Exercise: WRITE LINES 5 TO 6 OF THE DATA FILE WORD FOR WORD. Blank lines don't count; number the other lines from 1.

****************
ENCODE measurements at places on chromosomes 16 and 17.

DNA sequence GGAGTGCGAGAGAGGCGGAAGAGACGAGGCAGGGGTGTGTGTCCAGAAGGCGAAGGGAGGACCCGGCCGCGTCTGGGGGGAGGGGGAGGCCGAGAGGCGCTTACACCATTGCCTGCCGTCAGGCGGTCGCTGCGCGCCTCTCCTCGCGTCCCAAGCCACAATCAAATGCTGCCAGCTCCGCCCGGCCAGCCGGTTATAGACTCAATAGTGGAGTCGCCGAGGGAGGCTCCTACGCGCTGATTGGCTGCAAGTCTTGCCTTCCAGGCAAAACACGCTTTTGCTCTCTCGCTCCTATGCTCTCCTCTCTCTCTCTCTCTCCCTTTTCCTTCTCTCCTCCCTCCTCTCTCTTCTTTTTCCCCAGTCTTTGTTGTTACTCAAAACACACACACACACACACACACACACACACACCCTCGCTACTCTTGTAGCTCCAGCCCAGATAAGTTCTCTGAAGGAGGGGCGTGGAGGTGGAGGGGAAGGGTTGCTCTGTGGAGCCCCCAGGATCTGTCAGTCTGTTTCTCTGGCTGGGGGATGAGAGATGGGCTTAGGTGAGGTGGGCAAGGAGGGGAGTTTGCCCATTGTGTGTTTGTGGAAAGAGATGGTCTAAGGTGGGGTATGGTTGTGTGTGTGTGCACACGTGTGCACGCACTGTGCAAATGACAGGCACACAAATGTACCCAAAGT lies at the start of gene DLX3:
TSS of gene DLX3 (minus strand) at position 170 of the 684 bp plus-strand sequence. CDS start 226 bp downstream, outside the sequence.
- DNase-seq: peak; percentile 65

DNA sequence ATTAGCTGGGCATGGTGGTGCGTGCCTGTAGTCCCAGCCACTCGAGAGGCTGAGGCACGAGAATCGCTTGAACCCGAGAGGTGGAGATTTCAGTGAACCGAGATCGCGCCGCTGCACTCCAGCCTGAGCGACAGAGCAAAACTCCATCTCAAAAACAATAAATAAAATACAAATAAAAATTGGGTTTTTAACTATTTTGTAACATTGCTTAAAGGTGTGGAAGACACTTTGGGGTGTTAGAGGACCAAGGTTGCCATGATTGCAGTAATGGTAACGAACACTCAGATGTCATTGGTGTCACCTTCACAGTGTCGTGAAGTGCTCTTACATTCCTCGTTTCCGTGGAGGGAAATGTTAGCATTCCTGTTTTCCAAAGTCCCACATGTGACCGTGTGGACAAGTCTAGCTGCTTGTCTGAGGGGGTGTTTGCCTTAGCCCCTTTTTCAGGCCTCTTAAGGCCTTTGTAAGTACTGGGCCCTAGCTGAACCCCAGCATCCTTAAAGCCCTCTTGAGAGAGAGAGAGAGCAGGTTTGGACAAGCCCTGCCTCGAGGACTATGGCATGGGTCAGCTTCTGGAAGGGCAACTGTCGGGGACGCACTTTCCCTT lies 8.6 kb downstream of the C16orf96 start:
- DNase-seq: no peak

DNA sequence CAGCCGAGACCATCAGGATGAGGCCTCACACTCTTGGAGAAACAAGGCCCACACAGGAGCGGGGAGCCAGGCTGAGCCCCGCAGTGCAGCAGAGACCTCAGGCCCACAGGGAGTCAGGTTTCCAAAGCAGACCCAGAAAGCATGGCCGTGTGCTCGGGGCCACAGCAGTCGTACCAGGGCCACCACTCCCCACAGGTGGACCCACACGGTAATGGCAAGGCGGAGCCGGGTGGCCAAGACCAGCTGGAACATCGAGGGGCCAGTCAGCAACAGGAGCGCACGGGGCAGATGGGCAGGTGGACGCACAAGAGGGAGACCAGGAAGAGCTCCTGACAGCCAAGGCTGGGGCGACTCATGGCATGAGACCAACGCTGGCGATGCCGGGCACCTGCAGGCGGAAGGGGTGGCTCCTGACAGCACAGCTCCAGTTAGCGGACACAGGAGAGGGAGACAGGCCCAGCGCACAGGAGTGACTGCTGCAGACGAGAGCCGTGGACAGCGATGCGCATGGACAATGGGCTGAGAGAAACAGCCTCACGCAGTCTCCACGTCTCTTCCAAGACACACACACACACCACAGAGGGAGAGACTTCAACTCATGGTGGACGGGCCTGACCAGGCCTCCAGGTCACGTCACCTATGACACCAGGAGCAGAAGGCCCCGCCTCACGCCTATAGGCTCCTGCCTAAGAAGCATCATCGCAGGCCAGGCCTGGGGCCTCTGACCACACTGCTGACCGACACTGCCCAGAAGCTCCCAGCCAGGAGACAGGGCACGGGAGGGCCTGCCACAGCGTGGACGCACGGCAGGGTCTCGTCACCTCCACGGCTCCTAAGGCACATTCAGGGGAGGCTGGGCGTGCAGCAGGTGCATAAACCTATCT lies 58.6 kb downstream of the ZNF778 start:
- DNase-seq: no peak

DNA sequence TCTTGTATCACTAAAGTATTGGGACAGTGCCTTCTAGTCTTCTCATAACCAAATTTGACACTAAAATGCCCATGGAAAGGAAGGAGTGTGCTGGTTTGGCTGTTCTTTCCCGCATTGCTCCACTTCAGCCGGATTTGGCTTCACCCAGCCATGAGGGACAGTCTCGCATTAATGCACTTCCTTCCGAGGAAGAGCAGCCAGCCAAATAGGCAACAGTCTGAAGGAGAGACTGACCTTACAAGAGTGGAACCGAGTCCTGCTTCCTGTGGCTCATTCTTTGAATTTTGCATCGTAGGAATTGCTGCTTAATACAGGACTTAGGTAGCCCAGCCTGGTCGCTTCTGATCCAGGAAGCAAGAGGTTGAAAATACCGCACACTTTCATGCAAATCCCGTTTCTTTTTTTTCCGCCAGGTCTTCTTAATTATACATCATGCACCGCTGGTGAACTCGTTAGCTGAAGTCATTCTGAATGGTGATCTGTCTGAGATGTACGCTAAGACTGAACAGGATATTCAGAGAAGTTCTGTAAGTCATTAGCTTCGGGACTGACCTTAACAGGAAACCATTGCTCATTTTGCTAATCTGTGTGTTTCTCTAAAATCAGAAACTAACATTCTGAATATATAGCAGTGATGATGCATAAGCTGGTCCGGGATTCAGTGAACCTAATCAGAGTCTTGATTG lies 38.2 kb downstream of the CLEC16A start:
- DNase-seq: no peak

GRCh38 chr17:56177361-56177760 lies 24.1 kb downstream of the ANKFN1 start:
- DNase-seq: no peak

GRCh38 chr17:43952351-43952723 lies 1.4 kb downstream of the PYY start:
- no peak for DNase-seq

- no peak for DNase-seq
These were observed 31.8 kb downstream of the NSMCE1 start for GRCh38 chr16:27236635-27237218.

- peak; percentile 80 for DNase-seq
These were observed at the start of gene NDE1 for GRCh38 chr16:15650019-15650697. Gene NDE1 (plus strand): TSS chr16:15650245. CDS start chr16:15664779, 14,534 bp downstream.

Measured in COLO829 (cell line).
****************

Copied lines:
DNA sequence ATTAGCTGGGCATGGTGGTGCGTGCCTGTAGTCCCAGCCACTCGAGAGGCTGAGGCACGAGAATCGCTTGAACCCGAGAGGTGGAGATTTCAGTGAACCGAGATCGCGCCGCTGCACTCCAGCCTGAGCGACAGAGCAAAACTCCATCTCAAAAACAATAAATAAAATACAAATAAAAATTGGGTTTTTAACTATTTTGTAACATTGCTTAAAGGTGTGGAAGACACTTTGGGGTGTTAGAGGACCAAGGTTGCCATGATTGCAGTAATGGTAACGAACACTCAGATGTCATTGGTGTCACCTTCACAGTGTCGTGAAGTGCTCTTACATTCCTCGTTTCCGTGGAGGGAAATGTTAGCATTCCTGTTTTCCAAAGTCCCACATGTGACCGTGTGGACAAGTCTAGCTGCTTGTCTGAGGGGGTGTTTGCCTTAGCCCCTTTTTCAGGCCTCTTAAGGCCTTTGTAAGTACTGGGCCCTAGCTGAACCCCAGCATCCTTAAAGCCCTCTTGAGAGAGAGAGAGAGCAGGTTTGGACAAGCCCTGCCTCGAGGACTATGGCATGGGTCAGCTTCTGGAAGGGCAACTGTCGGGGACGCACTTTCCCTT lies 8.6 kb downstream of the C16orf96 start:
- DNase-seq: no peak